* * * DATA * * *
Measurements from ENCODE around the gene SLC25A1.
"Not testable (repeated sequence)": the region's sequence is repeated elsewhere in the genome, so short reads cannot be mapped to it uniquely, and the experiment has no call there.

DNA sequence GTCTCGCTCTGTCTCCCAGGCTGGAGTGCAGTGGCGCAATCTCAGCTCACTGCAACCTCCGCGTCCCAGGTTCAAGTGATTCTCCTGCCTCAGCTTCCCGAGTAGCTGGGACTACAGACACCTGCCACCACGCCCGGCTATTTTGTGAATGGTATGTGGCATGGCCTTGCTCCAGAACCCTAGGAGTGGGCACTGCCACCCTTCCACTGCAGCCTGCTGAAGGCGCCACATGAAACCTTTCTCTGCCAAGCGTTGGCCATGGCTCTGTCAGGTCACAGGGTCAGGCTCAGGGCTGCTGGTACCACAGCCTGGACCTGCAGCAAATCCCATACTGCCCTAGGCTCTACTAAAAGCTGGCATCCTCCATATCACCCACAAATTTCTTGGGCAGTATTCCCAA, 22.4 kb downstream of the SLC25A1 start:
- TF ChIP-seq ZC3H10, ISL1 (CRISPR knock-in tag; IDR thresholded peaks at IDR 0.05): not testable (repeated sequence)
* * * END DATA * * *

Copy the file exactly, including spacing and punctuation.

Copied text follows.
Measurements from ENCODE around the gene SLC25A1.
"Not testable (repeated sequence)": the region's sequence is repeated elsewhere in the genome, so short reads cannot be mapped to it uniquely, and the experiment has no call there.

DNA sequence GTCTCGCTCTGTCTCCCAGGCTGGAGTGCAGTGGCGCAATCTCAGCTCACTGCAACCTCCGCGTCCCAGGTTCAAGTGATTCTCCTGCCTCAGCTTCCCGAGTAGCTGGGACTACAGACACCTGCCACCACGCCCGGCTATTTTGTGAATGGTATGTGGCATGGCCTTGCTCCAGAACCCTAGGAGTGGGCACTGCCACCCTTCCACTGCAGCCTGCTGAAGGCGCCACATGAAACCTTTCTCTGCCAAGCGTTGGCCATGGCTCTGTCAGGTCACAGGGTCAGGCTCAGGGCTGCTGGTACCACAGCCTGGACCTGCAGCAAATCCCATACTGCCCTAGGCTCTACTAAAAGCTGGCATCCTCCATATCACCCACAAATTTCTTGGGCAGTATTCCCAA, 22.4 kb downstream of the SLC25A1 start:
- TF ChIP-seq ZC3H10, ISL1 (CRISPR knock-in tag; IDR thresholded peaks at IDR 0.05): not testable (repeated sequence)